Author: Milan Kundera
Genre: Drama/Political Drama/Romance/Existentialist Drama
Sunday, December 17, 2017
Beat pioneer Jack Kerouac once famously stated, “When I'm done… it will cover all the years of my life, like Proust, but done on the run, a Running Proust”, while speaking of his sprawling, crisscrossing, deeply autobiographical bibliography. While the statement’s veracity is immediately evident from the series of books he wrote using the persona of Jack Duluoz – the so-called ‘The Duluoz Legend’ – nowhere is this perhaps more palpable than in the absorbing work Desolation Angels, given that large sections of it he’d also covered in his fascinating non-fiction collection Lonesome Traveler. Stoical, serene, rambunctious, messy, hilarious, reflective – this freewheeling and highly episodic volume was an mesmeric amalgamation of varying moods and tones as he traversed across the breadth of the United States, and beyond, both with and without company. It starts off with his stream-of-consciousness account of the 2 months that he spent alone as a fire-lookout on Desolation Peak; he followed that up with his trip through Seattle to San Francisco where he spent a week of madness and chaos with his idiosyncratic friends (Neal Cassidy, Allen Ginsberg, Grogory Corso, Orlovsky brothers et al) drinking, doping and swinging to bebop jazz; he then heads to Mexico City where, after a brief-while alone writing, he’s again joined by his crazy pals, and they together have a gregarious time along with a cackling morphine-addict HG Wells aficionado before taking an insane ride to New York; after a hysterical few weeks there where he hops from one apartment to another, renewing old acquaintances and falling in love, he makes the big trip by sea to the opium dens of Tangiers, to meet William S. Burroughs, and thereafter to Paris and London; the book ends with a cross-country ride on Greyhound buses with his mother, from Florida to Frisco and back. Filled with profound observations on life, freedom and death, an insatiable desire to “dig” people, places and experiences, oddball characters and quirky episodes, the book might easily qualify as one of Kerouac’s most breathtakingly ambitious and personal works.
Author: Jack Kerouac
Genre: Semi-Autobiographical Novel/Roman a Clef/Road Novel
Monday, November 27, 2017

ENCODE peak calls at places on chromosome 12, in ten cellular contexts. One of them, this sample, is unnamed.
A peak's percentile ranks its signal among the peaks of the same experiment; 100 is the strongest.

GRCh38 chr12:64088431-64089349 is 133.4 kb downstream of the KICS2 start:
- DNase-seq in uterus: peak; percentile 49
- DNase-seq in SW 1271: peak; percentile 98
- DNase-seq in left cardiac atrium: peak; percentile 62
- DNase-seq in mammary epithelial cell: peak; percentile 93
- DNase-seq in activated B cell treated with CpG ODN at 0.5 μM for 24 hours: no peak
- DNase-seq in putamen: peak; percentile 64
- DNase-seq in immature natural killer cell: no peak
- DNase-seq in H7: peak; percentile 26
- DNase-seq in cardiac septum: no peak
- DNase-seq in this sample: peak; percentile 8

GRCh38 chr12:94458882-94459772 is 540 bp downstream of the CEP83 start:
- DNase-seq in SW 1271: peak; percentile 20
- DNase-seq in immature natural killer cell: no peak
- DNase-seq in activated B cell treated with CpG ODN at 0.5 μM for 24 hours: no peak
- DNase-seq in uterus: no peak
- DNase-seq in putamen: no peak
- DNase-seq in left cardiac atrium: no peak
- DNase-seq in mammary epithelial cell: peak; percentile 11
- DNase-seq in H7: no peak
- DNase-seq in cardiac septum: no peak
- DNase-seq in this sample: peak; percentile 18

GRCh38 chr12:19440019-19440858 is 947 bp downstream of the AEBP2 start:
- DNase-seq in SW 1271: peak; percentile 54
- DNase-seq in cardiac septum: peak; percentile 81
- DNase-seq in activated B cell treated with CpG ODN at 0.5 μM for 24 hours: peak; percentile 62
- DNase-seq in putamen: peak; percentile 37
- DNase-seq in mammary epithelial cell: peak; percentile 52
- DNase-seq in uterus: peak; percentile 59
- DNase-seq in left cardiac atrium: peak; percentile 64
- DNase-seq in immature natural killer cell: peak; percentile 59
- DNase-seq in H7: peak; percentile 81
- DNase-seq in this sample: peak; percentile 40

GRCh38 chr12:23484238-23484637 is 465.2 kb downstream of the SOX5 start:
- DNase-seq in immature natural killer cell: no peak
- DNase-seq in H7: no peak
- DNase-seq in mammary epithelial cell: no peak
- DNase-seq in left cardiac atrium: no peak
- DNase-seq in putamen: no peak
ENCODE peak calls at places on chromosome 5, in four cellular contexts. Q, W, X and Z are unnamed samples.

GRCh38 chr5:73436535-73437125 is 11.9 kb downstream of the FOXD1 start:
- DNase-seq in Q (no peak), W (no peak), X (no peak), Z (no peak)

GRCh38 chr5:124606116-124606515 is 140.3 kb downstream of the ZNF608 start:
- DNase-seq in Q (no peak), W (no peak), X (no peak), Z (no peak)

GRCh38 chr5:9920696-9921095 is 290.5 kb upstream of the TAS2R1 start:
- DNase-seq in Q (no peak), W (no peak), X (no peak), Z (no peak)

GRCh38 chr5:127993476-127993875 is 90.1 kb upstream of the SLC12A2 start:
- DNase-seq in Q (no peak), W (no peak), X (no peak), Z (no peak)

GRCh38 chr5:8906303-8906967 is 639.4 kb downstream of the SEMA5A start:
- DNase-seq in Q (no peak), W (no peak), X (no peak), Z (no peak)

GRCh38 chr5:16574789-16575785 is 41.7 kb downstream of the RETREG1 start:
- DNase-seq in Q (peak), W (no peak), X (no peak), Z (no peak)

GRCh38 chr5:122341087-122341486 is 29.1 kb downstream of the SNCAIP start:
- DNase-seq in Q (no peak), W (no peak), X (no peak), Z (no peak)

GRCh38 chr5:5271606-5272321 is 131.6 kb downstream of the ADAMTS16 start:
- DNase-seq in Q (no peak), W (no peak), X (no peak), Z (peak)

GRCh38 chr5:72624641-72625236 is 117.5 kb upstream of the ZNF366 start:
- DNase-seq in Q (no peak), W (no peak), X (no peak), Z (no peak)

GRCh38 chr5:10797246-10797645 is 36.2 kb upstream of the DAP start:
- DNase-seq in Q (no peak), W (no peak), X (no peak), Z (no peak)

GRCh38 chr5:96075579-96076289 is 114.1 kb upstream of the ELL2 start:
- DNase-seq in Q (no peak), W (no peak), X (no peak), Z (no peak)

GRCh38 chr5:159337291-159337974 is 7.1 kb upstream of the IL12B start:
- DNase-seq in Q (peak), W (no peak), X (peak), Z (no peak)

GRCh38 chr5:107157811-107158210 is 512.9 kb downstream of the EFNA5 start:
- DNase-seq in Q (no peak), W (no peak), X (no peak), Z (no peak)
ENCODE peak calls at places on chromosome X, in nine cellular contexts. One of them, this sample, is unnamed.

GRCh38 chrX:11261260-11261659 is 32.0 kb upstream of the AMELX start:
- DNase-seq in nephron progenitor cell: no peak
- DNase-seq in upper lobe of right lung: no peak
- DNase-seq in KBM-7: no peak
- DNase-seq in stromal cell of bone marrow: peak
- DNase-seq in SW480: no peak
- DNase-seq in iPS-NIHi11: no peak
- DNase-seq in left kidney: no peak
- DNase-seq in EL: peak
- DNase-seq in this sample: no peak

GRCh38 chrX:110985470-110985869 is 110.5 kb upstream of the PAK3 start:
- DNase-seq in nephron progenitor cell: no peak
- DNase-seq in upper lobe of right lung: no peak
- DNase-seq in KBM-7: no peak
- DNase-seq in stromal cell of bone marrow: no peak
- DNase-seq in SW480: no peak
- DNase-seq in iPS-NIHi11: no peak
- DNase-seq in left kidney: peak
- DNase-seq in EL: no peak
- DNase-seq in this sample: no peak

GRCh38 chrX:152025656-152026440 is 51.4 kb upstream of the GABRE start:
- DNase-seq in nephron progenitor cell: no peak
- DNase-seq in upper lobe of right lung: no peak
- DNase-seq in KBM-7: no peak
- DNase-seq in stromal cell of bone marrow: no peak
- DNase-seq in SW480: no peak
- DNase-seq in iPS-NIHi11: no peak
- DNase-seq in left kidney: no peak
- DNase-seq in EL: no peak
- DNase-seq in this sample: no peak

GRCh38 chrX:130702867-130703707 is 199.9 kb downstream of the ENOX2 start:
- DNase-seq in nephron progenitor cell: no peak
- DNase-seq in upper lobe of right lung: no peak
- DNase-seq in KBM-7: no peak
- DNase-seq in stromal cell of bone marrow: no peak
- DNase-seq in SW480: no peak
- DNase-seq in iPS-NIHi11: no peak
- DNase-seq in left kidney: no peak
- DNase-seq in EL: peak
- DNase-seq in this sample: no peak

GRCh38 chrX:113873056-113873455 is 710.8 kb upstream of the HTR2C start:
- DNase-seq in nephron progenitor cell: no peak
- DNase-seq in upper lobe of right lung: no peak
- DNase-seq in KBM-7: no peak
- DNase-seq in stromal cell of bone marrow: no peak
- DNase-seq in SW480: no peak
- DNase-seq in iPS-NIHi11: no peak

Philip K. Dick, despite the enormous legacy that he left behind in the world of sci-fi literature and on contemporary pop-culture (due, in no small parts, to various filmmakers – Ridley Scott, Paul Verhoeven, Richard Linklater, Steven Spielberg, etc. – who either directly adapted his books or were heavily influenced by them) through his prophetic works, won only a solitary Hugo Award for a book which, though considered by many as his most influential novel along with Ubik, is difficult to classify as science-fiction. In The Man in the High Castle, Dick created a deeply discomfiting piece of Alternative History – a ‘what-if’ scenario where the future has ended up getting shaped differently vis-à-vis what we know and/or have experienced, as much on account of historical forces as due to certain choices made by people – where the Axis Powers have won World War II, and most of the world, and some planets too, are now either colonies of Nazi Germany or of Imperial Japan or both, as in the case of the US where the West Coast is governed by the latter and the East Coast by the former. Disquietingly, despite the dystopian nature of its premise, the historical and political developments have been shown as normalized, and mundane everyday existence, while being aware of nefarious developments elsewhere and the sinister possibilities even at one’s backyard, has managed to adapt to it and even live with it. Dick presented this complex fabric through multiple, loosely connected storylines and characters, incorporating metafiction (a book within the book called The Grasshopper Lies Heavy, which has chronicled victory by the Allied Powers, but where, ironically, history has again turned out different from what actually happened, formed a key trope), political intrigue (tussle for power between Goebbels, Goering, Heydrich et al upon the sudden demise of Bormann, who’d assumed Chancellorship upon Hitler’s affliction with syphilis), metaphysical beliefs (the ancient Chinese text of I Ching features heavily), and adaptation of life to the volatile, Cold War-like power structure.